Addressing participants in the first plenary assembly of the Vatican Dicastery for Laity, Family and Life on Saturday, Pope Francis urged them to cultivate two basic attitudes: feeling with the heart of Mother Church and having a brotherly gaze.
In his reform of the Roman Curia, Pope Francis created the new Dicastery in 2016. The 13-16 November plenary assembly on the theme, “The Lay Faithful, Identity and Mission in the World,” is the first since the Dicastery was created.
Speaking to some 85 members and consultants participating in the assembly, Pope Francis indicated some basic attitudes that will inspire their work for the coming years,
Feel like the Mother-Church
In the first place, the Pope urged the participants to make the heart of the Church their own. Taking on the perspective of Mother-Church, the Pope said, involves moving from a local to a universal perspective, feeling in a Catholic, universal way, looking at the whole Church and the world.
As a true mother, the Pope explained, the Church desires harmony among all her children without favouring anyone. Therefore, it is important to always propose positive models of collaboration among the various sectors of the Church, avoiding sterile contrasts and antagonisms and always encouraging fraternal collaboration for the common good of the one family which is the Church.
The Church also desires to help her children mature to adulthood, boldly putting their talents at the service of new missions in society, in culture and in politics amid the challenges of the contemporary world.
Another attitude that Pope Francis suggested to the Dicastery is to have a brotherly gaze. This is an attitude of thinking and acting like “brothers in the faith” that is born of a personal encounter with God, which is nourished by the Sacraments.
As “brothers in the faith,” the Pope pointed out, their formation of the laity cannot focus exclusively on doing. They need to have a life of prayer, a daily and familiar conversation with God.
In order to make the faithful feel “as brothers,” the Dicastery needs to increase in them the awareness of being witnesses of Christ in private life and in society, almost “visible signs” of the presence of Christ in every environment.
The Holy Father urged the plenary assembly participants to think about the challenges they face in living as Christians in their family, workplace and neighbourhood, so they can better understand the difficulties of the lay faithful throughout the world who live in difficult conditions such as poverty, remote areas, social instability, religious persecution and anti-Christian propaganda.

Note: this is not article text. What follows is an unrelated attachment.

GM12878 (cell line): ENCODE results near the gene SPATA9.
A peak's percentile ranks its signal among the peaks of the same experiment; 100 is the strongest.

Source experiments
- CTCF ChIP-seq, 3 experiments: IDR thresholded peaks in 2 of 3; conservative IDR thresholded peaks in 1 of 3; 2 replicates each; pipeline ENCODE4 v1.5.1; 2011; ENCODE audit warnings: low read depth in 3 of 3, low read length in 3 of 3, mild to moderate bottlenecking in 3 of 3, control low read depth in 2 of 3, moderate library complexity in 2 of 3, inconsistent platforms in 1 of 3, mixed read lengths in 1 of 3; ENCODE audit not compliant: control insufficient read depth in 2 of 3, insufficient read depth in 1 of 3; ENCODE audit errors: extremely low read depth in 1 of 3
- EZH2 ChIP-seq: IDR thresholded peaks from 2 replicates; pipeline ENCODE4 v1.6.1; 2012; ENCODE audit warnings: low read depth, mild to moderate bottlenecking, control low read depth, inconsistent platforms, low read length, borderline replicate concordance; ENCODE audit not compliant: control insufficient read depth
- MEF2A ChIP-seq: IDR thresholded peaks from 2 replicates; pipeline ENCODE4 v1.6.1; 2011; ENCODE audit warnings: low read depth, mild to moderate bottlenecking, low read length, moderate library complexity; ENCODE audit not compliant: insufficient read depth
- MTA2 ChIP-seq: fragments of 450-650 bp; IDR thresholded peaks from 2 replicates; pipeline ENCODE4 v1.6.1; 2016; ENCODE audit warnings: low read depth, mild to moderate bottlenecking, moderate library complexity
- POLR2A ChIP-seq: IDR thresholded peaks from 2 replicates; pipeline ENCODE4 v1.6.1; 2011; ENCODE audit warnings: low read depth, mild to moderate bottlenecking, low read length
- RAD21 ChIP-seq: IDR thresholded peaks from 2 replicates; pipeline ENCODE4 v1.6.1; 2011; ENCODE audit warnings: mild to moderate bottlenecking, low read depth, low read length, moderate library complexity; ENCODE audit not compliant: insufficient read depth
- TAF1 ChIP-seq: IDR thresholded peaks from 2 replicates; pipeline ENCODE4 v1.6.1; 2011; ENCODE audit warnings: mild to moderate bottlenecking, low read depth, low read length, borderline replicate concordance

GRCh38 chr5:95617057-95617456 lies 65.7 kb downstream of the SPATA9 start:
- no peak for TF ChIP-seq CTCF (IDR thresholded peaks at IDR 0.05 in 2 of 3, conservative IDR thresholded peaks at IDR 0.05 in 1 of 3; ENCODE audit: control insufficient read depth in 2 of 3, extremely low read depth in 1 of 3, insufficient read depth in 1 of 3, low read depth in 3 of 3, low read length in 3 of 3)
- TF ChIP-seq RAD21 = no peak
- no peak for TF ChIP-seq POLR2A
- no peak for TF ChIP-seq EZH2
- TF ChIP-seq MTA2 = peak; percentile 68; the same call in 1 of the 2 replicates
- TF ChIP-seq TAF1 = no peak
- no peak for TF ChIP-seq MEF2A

This will greatly help them to think in a creative and realistic way to lead the faithful to live with joy, conviction and fidelity their belonging to Christ and becoming missionary disciples, promoting life, defending right reason, justice, peace and freedom, and fostering healthy coexistence among peoples and cultures.
No to clericalising the laity
Setting aside his prepared text, Pope Francis warned against the danger of what he termed as “clericalising the laity.” Sometimes, he said, permanent deacons, who are to be the custodians of service in dioceses, soon find themselves “looking at the altar” and end up as “wannabe priests.” Work with the laity but don’t clericalise them, the Pope said. “Move the deacons away from the altar… They are the custodians of service, not first-class altar boys or second-class priests,” he added.
Women’s role in the Church
The Pope noted that the Dicastery, with great difficulty, has appointed two women undersecretaries which, he said is not enough. We need to have women in the council and administration keeping in mind that their position is not just functional.
In the final list of candidates to the post of the head of Vatican Secretariat for the Economy, the Pope said, two were women. That’s only functionality, but what is important is the advice of the woman. “On this,” the Pope said, “we haven’t worked yet.” “Women,” he said, “are the image of the Mother Church, because the Church is woman; the Church is mother.”
With thanks to Vatican News and Robin Gomes, where this article originally appeared.